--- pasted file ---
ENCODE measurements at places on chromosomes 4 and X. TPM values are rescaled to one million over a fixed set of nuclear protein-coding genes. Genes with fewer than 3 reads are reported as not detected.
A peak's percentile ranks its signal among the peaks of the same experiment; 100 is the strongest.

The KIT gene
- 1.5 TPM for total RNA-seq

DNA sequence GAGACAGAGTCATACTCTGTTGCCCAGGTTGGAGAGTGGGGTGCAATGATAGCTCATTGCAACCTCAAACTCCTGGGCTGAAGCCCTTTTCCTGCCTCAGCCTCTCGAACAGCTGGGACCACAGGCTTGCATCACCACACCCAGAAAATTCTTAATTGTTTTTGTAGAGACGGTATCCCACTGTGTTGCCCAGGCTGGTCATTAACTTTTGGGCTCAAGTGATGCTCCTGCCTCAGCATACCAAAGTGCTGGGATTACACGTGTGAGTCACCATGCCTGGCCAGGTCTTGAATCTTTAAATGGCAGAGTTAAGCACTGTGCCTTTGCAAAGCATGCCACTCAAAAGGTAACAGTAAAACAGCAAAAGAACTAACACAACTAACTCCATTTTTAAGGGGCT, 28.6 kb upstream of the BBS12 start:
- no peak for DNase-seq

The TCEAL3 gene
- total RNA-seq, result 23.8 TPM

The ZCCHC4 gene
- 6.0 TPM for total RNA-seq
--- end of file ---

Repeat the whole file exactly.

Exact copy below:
ENCODE measurements at places on chromosomes 4 and X. TPM values are rescaled to one million over a fixed set of nuclear protein-coding genes. Genes with fewer than 3 reads are reported as not detected.
A peak's percentile ranks its signal among the peaks of the same experiment; 100 is the strongest.

The KIT gene
- 1.5 TPM for total RNA-seq

DNA sequence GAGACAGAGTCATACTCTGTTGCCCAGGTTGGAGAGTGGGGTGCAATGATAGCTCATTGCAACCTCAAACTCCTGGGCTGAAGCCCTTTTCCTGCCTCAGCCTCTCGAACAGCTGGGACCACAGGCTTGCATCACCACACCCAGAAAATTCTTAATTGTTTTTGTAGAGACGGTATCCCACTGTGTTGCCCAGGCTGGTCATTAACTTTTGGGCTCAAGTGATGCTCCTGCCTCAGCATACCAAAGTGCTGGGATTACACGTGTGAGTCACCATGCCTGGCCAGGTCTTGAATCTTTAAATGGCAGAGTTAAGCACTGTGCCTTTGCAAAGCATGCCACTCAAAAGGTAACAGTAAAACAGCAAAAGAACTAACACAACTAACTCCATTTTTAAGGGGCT, 28.6 kb upstream of the BBS12 start:
- no peak for DNase-seq

The TCEAL3 gene
- total RNA-seq, result 23.8 TPM

The ZCCHC4 gene
- 6.0 TPM for total RNA-seq